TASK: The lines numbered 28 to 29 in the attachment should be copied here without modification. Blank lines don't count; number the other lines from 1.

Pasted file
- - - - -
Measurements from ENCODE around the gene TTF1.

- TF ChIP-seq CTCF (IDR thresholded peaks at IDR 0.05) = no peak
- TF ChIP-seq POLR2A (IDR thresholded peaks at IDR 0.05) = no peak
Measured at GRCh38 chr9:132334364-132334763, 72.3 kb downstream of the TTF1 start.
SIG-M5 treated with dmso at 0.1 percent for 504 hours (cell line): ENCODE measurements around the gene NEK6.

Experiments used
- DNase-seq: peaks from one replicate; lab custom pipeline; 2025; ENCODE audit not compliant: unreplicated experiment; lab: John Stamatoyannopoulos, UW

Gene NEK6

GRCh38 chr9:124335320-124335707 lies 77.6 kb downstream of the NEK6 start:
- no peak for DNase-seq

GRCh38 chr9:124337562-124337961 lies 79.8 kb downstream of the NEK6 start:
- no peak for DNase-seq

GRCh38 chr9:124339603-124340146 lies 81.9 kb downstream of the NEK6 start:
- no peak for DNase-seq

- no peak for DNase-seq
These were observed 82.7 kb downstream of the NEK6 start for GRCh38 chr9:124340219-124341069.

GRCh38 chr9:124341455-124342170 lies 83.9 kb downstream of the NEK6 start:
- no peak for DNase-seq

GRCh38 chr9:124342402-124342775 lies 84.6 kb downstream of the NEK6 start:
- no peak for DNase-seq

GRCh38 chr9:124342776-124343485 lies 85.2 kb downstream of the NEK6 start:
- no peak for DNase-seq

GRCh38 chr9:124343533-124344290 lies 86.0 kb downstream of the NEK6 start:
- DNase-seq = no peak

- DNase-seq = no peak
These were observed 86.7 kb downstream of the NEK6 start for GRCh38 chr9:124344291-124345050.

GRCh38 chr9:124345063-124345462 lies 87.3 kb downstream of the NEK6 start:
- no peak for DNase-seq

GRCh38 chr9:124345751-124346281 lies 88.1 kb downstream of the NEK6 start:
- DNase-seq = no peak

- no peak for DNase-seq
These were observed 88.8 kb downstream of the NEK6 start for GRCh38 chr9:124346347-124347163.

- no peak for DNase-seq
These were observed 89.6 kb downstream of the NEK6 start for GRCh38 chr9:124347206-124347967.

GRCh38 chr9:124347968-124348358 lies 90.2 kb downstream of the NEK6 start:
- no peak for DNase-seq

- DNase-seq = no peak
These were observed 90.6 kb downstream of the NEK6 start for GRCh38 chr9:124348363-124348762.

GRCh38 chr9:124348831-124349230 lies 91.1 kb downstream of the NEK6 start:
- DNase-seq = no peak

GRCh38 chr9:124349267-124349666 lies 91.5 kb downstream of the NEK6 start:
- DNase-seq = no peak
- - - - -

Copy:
- no peak for DNase-seq

GRCh38 chr9:124345751-124346281 lies 88.1 kb downstream of the NEK6 start: